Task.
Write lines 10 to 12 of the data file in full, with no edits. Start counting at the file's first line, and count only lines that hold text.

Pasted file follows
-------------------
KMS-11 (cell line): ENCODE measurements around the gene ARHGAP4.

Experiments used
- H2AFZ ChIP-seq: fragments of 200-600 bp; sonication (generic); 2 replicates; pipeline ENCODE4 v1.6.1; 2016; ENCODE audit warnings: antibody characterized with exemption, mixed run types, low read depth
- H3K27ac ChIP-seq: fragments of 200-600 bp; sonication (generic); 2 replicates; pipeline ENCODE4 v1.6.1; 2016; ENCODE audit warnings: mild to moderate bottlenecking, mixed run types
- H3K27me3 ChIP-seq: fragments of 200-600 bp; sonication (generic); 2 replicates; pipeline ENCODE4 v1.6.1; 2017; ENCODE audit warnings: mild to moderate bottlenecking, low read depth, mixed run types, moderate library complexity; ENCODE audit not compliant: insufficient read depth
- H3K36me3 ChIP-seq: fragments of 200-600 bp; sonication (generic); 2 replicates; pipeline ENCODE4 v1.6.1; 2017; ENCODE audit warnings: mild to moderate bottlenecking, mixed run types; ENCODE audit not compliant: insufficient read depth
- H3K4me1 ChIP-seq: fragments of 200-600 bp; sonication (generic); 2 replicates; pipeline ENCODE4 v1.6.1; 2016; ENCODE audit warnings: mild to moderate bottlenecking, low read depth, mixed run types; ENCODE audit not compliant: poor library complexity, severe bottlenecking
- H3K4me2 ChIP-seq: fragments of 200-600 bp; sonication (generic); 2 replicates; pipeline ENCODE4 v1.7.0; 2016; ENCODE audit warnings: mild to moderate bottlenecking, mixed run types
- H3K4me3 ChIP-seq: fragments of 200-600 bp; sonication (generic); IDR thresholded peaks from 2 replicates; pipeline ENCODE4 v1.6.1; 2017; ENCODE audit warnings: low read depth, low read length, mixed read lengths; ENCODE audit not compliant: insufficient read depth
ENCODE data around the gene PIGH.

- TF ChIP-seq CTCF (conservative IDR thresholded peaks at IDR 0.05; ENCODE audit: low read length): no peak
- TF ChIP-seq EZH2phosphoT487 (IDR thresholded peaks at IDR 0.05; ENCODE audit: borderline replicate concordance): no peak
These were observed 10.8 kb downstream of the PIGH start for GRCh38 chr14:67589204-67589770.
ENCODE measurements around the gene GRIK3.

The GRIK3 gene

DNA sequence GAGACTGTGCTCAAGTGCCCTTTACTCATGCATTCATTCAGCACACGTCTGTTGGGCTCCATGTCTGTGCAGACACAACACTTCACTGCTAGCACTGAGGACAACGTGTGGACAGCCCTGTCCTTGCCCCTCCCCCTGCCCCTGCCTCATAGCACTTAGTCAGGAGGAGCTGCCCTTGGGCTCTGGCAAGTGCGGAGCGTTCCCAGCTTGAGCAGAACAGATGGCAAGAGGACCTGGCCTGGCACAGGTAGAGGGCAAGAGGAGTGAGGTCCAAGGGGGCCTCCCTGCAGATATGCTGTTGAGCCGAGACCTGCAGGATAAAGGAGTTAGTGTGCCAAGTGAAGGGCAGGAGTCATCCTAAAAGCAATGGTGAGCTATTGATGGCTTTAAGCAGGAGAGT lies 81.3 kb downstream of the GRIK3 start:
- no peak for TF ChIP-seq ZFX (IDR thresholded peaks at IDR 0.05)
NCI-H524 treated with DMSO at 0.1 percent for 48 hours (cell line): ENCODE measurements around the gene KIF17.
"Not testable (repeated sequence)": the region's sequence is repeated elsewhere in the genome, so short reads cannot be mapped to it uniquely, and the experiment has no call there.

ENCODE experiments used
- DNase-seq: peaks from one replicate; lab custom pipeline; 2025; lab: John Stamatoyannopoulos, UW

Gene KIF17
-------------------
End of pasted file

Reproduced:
ENCODE data around the gene PIGH.

- TF ChIP-seq CTCF (conservative IDR thresholded peaks at IDR 0.05; ENCODE audit: low read length): no peak
- TF ChIP-seq EZH2phosphoT487 (IDR thresholded peaks at IDR 0.05; ENCODE audit: borderline replicate concordance): no peak